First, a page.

Venezuelan Car Market Goes Belly-Up in Economic Crisis
You guys remember Venezuela. It’s a country in South America with some of the largest oil reserves in the world, wildly squandered by a government so corrupt that in the face of economic and medical disaster it continued to funnel tens of millions of dollars into its homegrown Formula 1 racer Pastor Maldonado (who, ironically, is infamous for crashing).
As people are now struggling just to find food and medicine, new cars aren’t even on the list of “things I should spend my money on.” As a result, many Venezuelans are forced to scout scrapyards or abandon their broken cars entirely. As Adolfo Bolivar, a 60-year-old bus driver from Caracas, told Bloomberg, “We used to live to drive, now we live to repair.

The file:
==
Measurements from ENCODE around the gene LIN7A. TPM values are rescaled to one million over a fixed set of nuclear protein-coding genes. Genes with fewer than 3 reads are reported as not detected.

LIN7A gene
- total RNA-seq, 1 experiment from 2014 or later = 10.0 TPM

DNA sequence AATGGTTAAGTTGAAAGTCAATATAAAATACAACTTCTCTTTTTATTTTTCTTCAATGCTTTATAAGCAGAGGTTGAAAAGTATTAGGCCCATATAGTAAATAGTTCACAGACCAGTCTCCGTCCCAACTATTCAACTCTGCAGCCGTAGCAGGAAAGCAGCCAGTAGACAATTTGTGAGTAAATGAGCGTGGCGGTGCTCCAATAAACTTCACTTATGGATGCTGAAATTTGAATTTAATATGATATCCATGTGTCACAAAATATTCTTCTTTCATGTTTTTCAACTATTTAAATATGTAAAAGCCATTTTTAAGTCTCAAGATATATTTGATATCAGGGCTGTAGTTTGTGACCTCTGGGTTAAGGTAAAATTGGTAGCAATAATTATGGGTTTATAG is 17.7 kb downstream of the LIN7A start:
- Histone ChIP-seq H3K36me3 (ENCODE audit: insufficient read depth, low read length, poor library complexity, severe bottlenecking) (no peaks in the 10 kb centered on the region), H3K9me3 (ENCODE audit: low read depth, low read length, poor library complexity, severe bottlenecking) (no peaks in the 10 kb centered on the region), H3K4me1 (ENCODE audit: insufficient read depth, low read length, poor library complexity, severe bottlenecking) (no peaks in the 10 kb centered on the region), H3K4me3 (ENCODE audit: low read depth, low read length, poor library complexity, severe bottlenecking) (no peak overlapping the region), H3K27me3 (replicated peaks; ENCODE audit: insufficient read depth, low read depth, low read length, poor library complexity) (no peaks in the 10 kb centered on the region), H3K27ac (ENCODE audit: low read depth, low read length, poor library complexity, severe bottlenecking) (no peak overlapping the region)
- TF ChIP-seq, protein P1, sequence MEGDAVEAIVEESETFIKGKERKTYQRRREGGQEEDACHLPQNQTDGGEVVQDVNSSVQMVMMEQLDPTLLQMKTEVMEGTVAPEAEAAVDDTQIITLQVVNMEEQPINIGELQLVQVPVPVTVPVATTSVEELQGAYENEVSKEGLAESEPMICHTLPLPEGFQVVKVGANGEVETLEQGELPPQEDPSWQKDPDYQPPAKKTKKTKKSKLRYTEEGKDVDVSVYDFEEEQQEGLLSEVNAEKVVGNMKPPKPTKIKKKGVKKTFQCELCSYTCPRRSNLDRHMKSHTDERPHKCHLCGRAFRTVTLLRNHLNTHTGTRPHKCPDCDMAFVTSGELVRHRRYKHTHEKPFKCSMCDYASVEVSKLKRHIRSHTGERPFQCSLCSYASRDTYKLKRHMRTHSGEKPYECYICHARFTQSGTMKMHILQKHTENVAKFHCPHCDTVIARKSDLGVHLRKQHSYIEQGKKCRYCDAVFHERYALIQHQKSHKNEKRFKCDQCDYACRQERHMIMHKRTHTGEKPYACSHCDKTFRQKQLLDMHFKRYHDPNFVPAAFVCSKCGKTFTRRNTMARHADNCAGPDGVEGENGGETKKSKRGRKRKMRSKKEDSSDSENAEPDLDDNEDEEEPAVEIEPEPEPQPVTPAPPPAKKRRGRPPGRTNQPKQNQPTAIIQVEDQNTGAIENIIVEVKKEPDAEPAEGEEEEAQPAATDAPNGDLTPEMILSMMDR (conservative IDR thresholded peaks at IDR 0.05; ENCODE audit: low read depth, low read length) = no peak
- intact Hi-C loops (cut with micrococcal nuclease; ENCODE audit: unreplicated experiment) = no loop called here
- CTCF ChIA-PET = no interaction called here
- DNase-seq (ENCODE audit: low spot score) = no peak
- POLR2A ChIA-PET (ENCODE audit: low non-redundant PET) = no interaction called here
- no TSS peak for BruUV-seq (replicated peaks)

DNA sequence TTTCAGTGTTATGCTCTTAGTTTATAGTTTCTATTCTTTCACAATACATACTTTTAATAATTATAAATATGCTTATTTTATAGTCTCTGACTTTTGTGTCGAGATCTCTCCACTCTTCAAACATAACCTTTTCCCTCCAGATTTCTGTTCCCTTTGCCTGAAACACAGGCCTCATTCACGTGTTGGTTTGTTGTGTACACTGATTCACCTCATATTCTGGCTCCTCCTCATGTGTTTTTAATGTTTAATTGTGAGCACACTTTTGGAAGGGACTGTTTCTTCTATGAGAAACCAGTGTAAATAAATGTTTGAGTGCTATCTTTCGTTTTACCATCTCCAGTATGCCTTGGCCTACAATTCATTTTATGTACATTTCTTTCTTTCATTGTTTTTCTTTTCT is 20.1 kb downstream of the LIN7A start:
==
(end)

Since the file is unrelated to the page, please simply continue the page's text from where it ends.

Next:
It is truly a great irony that one of the most oil-rich countries in the world is quickly running out of working vehicles, with new car prices soaring so high that only the wealthiest could possibly afford one. While the country has an installed capacity to produce 250,000 cars per year, only 331 new cars were built (compared to the height of the oil boom time, when production was over 12,000 per month).
For a number of automakers, the inability to enter the market has a lot to do with the fact that none of them have any cold, hard, Venezuelan cash. However, that is changing as Venezuela signs deals to pay automakers up front for their vehicle, allowing the automaker to use that money to have the vehicle built locally. Venezuela has signed deals with Ford, and will most likely soon do the same with Fiat Chrysler, General Motors, and Toyota.
This may sound great, but many think that this will not be enough to jumpstart the Venezuelan car market. Hector Lucana, professor of labor relations at the University of Carabobo in Valencia, told Bloomberg, “They may breathe some life into companies, but everyone else is stuck at a standstill.”
News Source: Bloomberg
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